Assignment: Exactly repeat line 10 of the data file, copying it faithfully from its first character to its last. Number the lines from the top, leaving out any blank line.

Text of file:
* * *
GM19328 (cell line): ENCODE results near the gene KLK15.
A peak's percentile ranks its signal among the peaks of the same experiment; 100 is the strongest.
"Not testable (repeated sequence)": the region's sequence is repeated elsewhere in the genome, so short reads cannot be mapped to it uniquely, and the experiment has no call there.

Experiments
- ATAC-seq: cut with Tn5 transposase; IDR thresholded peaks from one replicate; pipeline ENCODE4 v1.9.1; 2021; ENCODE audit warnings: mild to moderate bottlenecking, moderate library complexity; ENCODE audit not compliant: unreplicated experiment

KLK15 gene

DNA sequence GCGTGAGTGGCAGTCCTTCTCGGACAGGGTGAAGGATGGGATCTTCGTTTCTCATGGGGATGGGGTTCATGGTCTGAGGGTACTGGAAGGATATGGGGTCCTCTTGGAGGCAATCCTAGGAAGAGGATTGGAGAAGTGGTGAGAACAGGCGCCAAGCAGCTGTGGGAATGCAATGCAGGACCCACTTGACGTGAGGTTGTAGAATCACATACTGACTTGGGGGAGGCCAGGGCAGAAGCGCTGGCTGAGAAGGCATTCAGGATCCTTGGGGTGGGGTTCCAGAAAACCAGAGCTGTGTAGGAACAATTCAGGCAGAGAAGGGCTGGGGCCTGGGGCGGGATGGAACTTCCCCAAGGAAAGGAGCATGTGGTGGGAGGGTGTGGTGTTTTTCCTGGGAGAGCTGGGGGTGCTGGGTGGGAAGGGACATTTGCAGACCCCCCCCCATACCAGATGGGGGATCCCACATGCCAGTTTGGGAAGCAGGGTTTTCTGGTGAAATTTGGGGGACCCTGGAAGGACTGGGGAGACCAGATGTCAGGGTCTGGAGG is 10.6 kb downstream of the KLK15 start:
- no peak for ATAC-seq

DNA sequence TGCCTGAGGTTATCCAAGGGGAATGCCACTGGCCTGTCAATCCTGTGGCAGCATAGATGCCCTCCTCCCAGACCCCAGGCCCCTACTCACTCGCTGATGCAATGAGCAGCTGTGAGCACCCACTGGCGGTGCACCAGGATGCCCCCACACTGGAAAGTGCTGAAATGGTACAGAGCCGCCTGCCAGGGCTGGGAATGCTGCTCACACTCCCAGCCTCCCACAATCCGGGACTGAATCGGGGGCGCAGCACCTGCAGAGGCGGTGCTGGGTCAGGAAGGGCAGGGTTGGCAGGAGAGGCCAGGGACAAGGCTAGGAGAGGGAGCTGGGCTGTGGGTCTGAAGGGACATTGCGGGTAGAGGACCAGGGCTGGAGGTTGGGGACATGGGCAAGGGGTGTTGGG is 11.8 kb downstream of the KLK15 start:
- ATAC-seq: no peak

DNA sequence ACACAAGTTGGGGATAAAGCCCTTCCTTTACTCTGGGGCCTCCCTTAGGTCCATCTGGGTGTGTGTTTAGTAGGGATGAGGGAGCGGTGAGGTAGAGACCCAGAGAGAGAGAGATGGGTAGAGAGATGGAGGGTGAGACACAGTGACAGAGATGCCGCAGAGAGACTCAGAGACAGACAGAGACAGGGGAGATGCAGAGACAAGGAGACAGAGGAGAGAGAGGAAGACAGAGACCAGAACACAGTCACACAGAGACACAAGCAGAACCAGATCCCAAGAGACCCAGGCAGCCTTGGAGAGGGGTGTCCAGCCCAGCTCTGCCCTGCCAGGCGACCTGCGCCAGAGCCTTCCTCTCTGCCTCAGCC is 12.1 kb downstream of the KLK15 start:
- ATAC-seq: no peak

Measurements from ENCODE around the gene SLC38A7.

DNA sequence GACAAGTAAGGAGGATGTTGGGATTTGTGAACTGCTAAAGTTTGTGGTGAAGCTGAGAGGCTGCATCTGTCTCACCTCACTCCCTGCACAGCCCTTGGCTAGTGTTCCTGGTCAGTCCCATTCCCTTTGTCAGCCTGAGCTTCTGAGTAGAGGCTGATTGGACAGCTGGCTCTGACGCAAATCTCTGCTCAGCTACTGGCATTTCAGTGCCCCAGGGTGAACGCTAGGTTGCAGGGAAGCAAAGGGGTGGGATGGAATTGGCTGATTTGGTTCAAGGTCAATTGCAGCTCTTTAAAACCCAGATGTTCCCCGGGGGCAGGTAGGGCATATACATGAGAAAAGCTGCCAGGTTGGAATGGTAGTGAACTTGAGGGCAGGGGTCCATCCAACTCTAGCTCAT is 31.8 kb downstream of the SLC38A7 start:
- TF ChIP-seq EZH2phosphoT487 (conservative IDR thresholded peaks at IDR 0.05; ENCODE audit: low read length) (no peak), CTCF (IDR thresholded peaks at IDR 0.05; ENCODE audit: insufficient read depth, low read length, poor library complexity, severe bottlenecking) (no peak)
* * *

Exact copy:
- ATAC-seq: no peak